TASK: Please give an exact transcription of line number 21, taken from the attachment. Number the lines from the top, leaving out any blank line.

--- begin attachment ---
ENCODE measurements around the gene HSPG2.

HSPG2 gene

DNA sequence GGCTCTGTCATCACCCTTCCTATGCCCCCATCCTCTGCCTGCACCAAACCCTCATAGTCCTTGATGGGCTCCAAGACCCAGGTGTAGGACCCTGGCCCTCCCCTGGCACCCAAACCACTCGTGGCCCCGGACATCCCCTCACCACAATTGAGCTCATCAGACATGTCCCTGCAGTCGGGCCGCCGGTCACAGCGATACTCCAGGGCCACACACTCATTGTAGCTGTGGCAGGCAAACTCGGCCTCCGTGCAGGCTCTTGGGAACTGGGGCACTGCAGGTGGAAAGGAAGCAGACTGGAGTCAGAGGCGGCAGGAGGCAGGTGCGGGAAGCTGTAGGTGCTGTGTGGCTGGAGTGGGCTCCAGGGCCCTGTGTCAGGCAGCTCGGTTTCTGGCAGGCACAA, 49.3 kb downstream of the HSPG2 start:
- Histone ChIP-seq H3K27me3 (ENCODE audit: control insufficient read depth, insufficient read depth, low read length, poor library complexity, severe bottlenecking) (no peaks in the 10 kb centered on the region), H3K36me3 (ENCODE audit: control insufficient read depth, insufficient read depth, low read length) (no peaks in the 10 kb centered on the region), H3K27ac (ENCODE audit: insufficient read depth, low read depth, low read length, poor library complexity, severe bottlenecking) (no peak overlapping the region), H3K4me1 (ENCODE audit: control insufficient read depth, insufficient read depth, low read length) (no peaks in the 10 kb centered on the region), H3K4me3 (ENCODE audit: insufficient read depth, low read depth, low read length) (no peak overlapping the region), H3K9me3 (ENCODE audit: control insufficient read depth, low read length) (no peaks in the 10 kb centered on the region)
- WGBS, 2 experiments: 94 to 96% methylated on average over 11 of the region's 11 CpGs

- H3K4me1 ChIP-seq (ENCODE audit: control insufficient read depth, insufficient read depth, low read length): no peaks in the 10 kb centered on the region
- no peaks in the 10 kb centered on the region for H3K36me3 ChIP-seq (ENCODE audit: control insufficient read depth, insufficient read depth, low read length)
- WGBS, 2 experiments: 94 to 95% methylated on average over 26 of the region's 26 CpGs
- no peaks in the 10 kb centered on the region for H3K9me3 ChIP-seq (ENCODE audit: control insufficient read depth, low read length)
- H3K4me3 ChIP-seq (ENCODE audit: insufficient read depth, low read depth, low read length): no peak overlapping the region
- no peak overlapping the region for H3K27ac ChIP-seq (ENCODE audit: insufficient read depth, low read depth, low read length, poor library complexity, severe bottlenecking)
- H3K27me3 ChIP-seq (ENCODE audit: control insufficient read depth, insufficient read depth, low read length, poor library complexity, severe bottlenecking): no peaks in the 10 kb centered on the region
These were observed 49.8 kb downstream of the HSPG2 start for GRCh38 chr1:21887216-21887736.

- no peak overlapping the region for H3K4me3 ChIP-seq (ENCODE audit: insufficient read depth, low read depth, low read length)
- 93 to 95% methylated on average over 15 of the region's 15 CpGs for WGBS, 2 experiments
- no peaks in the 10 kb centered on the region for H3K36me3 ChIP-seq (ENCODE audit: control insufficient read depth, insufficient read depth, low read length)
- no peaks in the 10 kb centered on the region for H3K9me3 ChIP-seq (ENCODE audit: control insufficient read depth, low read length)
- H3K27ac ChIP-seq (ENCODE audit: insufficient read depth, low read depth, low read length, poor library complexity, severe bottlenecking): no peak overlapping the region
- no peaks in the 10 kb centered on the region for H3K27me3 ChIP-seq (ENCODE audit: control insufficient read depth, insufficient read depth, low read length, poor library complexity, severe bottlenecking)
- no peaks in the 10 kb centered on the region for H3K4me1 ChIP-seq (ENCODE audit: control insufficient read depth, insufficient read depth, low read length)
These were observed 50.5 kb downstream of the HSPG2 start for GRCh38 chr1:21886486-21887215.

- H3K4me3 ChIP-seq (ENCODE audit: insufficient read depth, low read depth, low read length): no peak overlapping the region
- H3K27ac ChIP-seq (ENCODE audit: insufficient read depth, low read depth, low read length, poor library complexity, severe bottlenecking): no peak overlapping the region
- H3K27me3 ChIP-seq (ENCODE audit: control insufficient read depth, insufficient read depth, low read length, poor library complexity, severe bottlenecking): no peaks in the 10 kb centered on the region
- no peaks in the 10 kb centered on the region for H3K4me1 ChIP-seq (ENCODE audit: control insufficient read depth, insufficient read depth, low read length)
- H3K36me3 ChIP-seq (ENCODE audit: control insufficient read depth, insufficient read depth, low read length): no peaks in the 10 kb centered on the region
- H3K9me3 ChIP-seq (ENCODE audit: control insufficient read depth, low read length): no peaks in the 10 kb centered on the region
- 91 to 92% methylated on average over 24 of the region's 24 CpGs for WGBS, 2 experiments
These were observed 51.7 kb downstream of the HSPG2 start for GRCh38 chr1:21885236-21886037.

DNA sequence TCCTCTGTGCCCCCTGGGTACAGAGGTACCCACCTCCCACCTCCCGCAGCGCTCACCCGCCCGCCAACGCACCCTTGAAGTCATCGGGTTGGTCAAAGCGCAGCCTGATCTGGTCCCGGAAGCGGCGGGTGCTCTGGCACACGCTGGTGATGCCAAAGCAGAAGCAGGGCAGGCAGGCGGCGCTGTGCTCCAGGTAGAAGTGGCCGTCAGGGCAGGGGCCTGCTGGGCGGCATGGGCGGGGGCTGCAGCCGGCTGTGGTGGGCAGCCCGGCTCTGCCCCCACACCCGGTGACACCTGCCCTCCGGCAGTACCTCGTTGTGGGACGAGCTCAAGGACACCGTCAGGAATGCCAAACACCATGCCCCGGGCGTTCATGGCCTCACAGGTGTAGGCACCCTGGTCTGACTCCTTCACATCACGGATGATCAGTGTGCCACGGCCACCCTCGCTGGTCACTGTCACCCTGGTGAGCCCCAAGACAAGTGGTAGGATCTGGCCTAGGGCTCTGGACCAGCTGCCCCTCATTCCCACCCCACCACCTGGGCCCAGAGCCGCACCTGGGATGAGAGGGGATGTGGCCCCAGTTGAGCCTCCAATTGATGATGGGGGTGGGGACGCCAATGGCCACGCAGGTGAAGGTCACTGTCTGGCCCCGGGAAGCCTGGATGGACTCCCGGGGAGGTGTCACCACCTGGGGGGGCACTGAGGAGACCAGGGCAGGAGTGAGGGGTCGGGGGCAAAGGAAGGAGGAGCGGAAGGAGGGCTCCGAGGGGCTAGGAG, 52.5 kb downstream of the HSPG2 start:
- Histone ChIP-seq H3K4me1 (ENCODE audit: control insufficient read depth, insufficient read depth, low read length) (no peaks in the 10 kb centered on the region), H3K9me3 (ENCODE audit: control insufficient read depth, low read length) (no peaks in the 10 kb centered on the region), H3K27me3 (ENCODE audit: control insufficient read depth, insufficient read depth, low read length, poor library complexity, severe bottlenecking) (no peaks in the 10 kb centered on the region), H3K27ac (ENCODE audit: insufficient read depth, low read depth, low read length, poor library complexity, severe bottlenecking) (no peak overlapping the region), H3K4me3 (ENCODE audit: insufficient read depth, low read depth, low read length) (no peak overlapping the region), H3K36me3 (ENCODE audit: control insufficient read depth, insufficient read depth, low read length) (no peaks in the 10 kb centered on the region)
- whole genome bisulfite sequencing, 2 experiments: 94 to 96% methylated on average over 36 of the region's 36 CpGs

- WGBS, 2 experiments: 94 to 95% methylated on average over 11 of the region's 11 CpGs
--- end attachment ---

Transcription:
These were observed 50.5 kb downstream of the HSPG2 start for GRCh38 chr1:21886486-21887215.